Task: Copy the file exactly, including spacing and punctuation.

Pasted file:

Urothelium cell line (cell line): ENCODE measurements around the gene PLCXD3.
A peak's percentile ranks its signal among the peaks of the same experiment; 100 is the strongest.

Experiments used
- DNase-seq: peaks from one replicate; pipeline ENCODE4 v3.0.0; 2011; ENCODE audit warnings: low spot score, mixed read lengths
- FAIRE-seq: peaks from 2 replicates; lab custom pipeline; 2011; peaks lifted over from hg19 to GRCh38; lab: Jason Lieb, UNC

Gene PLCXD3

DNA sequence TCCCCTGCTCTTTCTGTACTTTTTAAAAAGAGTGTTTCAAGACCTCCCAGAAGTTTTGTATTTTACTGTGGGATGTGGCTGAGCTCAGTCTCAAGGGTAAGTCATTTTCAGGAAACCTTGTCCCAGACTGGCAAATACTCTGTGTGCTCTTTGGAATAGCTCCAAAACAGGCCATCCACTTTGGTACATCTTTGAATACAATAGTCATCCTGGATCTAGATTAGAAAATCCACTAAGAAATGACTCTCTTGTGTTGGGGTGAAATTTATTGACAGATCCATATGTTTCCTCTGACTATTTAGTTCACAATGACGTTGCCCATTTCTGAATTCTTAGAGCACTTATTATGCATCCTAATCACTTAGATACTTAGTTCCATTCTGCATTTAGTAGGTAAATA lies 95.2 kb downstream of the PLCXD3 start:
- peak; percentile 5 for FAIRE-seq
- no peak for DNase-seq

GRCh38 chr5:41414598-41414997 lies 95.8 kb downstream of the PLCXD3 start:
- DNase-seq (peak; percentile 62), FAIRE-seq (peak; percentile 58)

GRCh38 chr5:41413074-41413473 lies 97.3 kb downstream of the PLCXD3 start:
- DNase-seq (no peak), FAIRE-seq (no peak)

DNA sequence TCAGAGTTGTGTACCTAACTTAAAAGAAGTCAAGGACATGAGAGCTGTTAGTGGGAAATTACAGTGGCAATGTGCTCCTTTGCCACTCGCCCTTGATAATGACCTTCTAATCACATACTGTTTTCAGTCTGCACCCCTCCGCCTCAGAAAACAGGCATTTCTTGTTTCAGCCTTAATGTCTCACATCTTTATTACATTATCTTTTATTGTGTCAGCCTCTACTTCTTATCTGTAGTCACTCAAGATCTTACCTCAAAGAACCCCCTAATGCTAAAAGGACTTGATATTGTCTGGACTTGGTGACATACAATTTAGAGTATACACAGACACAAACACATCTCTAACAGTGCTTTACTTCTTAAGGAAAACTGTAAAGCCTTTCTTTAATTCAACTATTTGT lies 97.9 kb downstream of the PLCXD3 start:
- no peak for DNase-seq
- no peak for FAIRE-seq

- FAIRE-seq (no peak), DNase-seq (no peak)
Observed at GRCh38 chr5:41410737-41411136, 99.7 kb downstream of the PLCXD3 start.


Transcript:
Urothelium cell line (cell line): ENCODE measurements around the gene PLCXD3.
A peak's percentile ranks its signal among the peaks of the same experiment; 100 is the strongest.

Experiments used
- DNase-seq: peaks from one replicate; pipeline ENCODE4 v3.0.0; 2011; ENCODE audit warnings: low spot score, mixed read lengths
- FAIRE-seq: peaks from 2 replicates; lab custom pipeline; 2011; peaks lifted over from hg19 to GRCh38; lab: Jason Lieb, UNC

Gene PLCXD3

DNA sequence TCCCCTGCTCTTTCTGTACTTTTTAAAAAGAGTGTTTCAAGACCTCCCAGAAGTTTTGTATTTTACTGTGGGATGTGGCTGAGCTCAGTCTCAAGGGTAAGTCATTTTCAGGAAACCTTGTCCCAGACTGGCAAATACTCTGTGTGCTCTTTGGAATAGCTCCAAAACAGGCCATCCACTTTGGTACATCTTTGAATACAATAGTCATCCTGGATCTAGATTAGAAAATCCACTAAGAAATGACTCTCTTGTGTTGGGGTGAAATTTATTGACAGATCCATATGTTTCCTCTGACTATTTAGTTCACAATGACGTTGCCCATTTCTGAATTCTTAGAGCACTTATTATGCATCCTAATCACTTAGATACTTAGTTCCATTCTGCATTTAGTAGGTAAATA lies 95.2 kb downstream of the PLCXD3 start:
- peak; percentile 5 for FAIRE-seq
- no peak for DNase-seq

GRCh38 chr5:41414598-41414997 lies 95.8 kb downstream of the PLCXD3 start:
- DNase-seq (peak; percentile 62), FAIRE-seq (peak; percentile 58)

GRCh38 chr5:41413074-41413473 lies 97.3 kb downstream of the PLCXD3 start:
- DNase-seq (no peak), FAIRE-seq (no peak)

DNA sequence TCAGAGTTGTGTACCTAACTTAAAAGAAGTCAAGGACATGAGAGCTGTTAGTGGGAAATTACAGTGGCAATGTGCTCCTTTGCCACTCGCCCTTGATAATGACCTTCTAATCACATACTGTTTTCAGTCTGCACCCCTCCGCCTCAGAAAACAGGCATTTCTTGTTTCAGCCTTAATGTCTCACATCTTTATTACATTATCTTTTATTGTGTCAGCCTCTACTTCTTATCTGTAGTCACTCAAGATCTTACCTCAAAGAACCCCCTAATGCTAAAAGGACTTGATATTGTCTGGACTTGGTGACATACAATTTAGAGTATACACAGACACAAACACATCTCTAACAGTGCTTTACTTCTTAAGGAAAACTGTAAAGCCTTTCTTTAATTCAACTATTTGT lies 97.9 kb downstream of the PLCXD3 start:
- no peak for DNase-seq
- no peak for FAIRE-seq

- FAIRE-seq (no peak), DNase-seq (no peak)
Observed at GRCh38 chr5:41410737-41411136, 99.7 kb downstream of the PLCXD3 start.